The Tokiya Special Dinner Box is the most expensive of their set meal costing £28 which might appear expensive considering the location of the restaurant not far from Clapham Junction train station but actually you do get quite a lot for your money, and the quality was high. The assorted sushi and sashimi were very fresh and great. The salmon teriyaki was perfectly cooked and not overdone with teriyaki sauce as it happens often in “fake” Japanese restaurants, the chicken katsu was very nice too, crispy and light as made with real Japanese bread crumbs (panko). Really a nice set meal. I would gladly take it again despite the too large amount of food (even for me, and I am not a small eater).

The dobin mushi soup coming with the Dinner Box

Another view

Another view

The dobin mushi is a soup with mushroom, fish cake, spring onion and prawns as you can see on the photos above. It is part of that huge dinner box. It was delicious and very welcome with this icy forecast.

Nabeyaki Udon

The nabeyaki udon arrived steaming hot. This dish is fantastic for winter evenings and, thanks to the hot metal pot it arrives in, stays piping hot right to the finish. Along with tempura shrimps & vegetables, this dish has an egg poaching away inside it, which lets you choose how much to let it cook before eating.

The dessert

The dessert

Cost and conclusion: it was £53 with no “optional service charge” added to the bill which is nice and unusual in London. The service was nice, the meal excellent so a very good value for money. Certainly my favourite Japanese restaurant in London! Highly recommended.

Tokiya Sushi Bar on Urbanspoon

Saki II Japanese restaurant South Kensington London
Dec 18th, 2009 by Olivier

Saki II Japanese restaurant
53 Old Brompton Road, South Kensington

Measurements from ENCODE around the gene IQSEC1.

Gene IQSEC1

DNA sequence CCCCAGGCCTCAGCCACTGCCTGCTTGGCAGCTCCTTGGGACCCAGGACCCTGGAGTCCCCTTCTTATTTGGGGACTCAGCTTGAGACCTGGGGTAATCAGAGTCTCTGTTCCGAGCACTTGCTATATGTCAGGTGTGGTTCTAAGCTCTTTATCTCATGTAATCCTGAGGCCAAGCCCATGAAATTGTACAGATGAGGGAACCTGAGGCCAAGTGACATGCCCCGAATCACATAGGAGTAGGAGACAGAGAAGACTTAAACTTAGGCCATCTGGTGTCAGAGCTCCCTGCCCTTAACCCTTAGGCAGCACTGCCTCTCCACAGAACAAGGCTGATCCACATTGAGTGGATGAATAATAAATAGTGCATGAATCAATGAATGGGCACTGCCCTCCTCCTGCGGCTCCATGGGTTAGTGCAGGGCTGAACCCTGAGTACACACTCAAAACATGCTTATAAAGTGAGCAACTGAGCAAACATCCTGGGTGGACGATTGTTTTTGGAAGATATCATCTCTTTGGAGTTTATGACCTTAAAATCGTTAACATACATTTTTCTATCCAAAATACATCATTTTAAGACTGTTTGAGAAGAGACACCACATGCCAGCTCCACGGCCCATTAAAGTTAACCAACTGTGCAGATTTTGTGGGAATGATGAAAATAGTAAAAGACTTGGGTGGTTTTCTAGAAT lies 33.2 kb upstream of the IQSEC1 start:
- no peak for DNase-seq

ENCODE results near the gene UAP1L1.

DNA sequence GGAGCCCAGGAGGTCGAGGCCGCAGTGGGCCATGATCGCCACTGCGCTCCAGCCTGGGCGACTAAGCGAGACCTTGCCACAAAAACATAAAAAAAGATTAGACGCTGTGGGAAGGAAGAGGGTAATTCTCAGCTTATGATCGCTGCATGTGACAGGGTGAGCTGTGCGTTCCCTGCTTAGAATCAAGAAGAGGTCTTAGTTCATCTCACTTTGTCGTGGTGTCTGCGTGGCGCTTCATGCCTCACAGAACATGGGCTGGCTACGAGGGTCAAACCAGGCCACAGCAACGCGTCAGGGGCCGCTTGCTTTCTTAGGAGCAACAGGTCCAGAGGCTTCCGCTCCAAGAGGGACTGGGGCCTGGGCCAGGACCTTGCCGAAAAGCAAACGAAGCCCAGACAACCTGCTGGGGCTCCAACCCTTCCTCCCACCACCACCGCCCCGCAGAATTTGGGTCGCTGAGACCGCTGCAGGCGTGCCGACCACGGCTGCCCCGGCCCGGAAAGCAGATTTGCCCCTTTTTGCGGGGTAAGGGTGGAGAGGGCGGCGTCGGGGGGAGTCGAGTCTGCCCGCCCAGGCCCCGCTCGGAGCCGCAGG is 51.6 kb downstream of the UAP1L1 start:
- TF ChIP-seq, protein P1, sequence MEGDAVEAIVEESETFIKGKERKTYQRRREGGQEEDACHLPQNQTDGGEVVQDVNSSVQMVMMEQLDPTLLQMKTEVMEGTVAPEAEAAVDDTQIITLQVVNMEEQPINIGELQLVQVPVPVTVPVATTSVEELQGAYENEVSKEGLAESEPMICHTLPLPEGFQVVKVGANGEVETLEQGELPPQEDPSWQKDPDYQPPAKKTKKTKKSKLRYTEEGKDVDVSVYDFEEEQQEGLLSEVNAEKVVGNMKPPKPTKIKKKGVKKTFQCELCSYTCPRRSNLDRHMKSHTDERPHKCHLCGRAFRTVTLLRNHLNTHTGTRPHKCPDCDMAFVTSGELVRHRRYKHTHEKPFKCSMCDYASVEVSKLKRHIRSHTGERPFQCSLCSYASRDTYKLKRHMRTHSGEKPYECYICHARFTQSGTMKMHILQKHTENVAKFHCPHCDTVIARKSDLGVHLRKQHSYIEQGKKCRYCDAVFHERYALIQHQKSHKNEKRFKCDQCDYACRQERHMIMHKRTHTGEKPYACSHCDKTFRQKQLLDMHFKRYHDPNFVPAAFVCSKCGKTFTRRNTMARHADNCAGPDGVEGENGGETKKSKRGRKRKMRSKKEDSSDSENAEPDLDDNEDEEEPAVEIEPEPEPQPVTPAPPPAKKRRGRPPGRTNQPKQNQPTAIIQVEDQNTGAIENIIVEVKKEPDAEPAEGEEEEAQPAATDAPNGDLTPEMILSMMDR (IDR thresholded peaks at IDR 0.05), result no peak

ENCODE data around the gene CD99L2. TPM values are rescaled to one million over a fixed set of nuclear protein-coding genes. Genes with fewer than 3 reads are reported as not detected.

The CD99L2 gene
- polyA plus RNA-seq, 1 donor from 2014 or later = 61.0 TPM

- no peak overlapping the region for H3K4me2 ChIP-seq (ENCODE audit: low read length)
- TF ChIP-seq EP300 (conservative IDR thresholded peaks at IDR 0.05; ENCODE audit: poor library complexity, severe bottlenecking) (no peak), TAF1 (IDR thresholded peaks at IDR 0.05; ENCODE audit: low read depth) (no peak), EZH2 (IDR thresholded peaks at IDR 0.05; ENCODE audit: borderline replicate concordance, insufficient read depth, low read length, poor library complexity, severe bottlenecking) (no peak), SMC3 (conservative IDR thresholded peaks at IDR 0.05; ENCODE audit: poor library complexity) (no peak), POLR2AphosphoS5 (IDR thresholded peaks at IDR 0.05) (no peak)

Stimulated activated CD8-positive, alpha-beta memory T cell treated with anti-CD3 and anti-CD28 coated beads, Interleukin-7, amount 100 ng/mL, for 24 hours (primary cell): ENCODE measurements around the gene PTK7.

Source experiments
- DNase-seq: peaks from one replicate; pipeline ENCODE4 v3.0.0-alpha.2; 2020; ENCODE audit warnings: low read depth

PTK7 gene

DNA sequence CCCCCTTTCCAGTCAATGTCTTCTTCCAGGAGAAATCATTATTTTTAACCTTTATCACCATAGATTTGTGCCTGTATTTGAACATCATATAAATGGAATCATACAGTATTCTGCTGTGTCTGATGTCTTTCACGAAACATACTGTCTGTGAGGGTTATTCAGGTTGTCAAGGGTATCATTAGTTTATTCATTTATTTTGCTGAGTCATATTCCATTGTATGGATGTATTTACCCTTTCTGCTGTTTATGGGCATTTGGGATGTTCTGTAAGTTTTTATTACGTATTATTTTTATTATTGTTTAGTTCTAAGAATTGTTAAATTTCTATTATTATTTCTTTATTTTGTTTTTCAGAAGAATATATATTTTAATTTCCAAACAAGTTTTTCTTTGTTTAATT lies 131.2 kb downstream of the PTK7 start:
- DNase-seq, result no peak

London, SW7 3JS

Japanese restaurant Saki II

Saki II

Saki II

It was so windy and icy that we needed to stop and eat despite it being a very early time for dinner (it was about 6pm!). The closest restaurant around was the Japanese restaurant Saki II. That’s how we discovered it.

It is not very large inside, the decoration is sober with some frames explaining the different sorts of sushi on the wall. The tables are long canteen style so you will be probably sharing your table when it gets busy. We were the only people when we arrived.

We ordered the Age Dashi Tofu (deep fried tofu – £3), the Chicken Karaagi set (chicken marinated in soya sauce served with Miso soup, rice,salad, pickles and dessert – £7.80) and the Surf & Turf  set (beef teriyaki and prawn tempura served with Miso soup, rice, salad, pickles and dessert – £14.80). As drinks we had a Kirin beer and a green tea.

Surf & Turf  set

Surf & Turf set

Beef teriyaki and prawn tempura

Beef teriyaki and prawn tempura

The beef teriyaki was good but on the small side. The prawn tempura were not good as they were undercooked unfortunately. Some of the prawns were a little on the raw side. As pickles it was a few slices of carrots and cucumber… I had expected “real” Japanese pickles instead.

Age dashi tofu

Age dashi tofu

The age dashi tofu was decent, if a little lacking in flavour. There isn’t a great deal more that can be said about this dish, as it was generally inoffensive but equally uninspiring.